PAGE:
Since I like the cover art I may make a quilted cover for this one; I haven't decided that yet, either. What I am going to do now is go and start it. Each day I'll scan the pages I complete and post a link to the .pdf I make from them at the bottom of each post. When the journal is finished I'll also put them together in a free e-book and add it to the freebies and free reads page.

Here we go!

Sunday, June 12, 2016

Just Write



Today I'm off to write something new and post it online before midnight. Everyone inclined to do the same is invited to join me.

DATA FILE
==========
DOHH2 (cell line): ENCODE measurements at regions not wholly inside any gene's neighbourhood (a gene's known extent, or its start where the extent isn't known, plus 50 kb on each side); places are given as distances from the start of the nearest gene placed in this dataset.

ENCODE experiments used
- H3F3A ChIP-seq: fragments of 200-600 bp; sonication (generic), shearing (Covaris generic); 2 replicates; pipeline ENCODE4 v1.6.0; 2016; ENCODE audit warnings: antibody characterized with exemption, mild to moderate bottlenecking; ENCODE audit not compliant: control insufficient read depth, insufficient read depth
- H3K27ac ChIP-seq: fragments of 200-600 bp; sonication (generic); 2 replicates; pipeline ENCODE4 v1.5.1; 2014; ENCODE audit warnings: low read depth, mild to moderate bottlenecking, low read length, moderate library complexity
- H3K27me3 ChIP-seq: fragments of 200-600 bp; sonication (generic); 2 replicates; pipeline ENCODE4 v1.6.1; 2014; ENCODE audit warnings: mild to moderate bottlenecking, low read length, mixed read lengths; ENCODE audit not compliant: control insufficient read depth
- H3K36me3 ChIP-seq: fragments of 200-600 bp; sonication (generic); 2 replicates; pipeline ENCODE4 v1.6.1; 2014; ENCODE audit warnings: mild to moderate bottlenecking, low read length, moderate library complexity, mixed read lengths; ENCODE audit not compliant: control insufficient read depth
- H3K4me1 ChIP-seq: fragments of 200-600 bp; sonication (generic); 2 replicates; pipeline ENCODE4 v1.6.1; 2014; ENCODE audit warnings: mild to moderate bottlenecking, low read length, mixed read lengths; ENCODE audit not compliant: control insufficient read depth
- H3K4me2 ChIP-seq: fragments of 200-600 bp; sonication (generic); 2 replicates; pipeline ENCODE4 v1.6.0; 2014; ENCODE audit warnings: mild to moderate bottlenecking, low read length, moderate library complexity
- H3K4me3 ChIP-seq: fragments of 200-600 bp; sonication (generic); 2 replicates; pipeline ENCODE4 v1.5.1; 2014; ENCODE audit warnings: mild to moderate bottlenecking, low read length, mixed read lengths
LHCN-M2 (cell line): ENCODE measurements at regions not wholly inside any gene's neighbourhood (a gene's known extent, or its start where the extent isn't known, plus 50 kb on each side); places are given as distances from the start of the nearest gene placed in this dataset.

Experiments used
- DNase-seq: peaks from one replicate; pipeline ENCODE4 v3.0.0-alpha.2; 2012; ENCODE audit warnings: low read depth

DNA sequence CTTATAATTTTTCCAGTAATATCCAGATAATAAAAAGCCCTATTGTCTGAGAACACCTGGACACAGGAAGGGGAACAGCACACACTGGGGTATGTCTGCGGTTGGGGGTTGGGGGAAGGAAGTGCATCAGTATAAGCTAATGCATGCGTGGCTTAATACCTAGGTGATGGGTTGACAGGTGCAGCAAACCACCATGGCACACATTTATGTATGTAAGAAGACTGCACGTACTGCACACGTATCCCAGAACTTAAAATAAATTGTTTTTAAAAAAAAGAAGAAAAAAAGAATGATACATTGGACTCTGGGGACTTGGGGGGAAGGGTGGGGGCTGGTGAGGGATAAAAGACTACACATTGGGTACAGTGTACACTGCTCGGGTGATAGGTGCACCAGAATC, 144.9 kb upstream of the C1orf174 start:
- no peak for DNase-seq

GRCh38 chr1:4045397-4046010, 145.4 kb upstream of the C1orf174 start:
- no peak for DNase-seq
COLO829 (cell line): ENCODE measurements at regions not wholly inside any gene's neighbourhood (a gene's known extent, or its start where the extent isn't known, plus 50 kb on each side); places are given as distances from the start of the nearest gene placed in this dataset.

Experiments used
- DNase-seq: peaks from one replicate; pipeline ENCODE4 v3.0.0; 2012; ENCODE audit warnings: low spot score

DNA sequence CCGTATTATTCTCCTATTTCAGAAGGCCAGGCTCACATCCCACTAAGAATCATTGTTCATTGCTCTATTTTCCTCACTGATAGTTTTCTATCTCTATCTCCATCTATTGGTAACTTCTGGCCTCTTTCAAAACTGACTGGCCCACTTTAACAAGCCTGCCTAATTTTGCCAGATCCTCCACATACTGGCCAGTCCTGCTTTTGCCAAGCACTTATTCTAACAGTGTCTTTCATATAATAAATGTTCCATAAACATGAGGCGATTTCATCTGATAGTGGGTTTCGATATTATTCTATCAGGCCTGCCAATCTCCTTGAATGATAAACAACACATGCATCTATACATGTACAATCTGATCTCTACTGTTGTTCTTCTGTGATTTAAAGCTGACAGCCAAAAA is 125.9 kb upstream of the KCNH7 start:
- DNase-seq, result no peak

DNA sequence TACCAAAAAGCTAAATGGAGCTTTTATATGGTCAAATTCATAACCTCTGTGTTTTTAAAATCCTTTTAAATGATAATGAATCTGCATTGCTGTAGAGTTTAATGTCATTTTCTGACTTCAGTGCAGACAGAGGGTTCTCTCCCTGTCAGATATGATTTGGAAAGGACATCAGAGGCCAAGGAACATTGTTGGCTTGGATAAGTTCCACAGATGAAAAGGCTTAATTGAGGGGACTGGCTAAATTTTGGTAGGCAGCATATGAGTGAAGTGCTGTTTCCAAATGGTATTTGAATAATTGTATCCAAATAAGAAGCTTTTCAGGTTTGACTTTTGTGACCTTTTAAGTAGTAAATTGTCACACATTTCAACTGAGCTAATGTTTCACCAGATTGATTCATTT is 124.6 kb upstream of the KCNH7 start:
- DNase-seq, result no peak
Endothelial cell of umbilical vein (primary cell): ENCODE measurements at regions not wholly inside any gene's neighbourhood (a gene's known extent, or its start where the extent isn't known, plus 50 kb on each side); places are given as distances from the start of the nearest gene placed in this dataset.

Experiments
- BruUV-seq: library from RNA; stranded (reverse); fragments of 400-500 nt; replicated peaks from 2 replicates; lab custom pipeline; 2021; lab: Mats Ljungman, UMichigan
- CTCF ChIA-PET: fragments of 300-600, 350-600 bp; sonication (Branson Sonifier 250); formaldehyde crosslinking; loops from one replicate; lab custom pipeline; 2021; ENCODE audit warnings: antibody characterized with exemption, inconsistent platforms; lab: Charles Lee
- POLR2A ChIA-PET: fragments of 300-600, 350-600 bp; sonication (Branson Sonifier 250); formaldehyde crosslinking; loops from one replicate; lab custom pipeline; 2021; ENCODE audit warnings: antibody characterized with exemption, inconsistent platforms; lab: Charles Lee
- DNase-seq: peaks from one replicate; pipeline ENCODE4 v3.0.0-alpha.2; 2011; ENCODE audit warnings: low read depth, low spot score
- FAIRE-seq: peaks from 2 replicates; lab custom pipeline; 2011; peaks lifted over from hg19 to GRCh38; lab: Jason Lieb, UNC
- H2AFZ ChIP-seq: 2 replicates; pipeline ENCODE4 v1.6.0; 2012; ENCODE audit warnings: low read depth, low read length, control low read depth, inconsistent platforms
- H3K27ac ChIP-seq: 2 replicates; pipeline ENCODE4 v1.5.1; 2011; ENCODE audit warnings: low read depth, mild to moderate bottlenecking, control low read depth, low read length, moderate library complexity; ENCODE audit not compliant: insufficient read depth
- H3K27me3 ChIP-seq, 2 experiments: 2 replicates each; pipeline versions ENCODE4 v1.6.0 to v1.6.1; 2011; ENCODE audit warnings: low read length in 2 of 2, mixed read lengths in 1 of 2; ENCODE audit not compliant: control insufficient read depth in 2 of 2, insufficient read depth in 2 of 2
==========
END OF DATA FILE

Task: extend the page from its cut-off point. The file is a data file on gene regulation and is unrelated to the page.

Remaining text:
My Link: More on Twenty-One (click on the title to go to the .pdf), with new material beginning on page 110.

For more details on Just Write, click here to go to the original post.

Image credit: My kid. :)

Saturday, June 11, 2016

The Brotherhood

As always I reserve the right to make fun of anyone who SPAMs me, even when it's a secret society:

Are you a business man?

Nope.

Business woman ?

Yep.

Artist?

Sure.

Politicians?

No, thank you.

Student?

I have one of my own, thanks.

Etc...And you want to become Big and Rich, Protections and Powerful, famous, Promoting your Job office position and make your company product the most popular and best seller in the world, join us to become one of our official [kindness duct tape] brotherhood member today and you shall be given a chance to visit the [kindness duct tape] initiation center and his representative after registrations are completed by you,